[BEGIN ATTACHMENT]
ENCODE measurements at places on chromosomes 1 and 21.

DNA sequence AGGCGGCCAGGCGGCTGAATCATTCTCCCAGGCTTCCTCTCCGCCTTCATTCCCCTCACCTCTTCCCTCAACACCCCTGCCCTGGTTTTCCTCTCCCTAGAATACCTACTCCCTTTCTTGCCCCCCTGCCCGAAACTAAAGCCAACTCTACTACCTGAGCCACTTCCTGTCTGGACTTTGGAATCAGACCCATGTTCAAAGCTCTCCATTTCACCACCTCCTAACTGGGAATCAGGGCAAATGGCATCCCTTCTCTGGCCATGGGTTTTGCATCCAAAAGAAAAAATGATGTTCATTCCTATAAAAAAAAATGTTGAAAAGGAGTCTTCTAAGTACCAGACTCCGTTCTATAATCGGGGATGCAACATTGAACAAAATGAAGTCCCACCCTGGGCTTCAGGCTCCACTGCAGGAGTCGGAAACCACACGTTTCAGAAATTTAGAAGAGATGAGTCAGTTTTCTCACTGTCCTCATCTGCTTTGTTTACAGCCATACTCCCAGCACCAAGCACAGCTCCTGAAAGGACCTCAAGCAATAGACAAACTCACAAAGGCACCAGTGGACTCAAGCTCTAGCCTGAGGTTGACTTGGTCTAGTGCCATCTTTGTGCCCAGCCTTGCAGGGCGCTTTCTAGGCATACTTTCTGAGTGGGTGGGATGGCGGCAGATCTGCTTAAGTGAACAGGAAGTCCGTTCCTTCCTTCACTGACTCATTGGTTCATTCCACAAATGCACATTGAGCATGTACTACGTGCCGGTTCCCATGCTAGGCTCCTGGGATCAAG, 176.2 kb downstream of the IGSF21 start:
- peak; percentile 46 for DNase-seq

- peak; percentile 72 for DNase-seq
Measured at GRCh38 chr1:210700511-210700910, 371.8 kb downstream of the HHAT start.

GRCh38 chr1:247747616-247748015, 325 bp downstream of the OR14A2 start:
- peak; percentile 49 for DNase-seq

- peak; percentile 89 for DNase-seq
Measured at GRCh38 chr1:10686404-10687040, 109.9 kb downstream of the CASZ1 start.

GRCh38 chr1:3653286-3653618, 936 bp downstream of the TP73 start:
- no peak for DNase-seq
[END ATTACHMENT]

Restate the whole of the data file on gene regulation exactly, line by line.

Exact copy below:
ENCODE measurements at places on chromosomes 1 and 21.

DNA sequence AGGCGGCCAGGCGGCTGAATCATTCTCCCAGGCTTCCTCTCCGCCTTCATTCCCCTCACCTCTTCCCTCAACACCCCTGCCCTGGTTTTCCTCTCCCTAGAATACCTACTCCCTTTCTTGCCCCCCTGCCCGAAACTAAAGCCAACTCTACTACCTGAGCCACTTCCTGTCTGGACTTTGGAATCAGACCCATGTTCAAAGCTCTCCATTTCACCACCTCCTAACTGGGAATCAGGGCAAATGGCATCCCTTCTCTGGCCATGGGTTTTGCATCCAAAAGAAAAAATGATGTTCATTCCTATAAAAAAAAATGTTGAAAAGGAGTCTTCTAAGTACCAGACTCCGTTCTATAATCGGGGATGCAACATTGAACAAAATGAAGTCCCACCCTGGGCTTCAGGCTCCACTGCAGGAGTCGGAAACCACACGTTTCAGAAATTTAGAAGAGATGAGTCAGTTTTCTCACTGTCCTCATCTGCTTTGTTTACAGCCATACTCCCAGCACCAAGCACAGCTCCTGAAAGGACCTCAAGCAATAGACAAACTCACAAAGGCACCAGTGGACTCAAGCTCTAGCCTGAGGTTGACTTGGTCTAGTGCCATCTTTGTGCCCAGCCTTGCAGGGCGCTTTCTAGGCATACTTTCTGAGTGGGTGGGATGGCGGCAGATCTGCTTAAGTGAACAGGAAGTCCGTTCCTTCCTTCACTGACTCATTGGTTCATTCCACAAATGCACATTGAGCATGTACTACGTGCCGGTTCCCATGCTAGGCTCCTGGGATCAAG, 176.2 kb downstream of the IGSF21 start:
- peak; percentile 46 for DNase-seq

- peak; percentile 72 for DNase-seq
Measured at GRCh38 chr1:210700511-210700910, 371.8 kb downstream of the HHAT start.

GRCh38 chr1:247747616-247748015, 325 bp downstream of the OR14A2 start:
- peak; percentile 49 for DNase-seq

- peak; percentile 89 for DNase-seq
Measured at GRCh38 chr1:10686404-10687040, 109.9 kb downstream of the CASZ1 start.

GRCh38 chr1:3653286-3653618, 936 bp downstream of the TP73 start:
- no peak for DNase-seq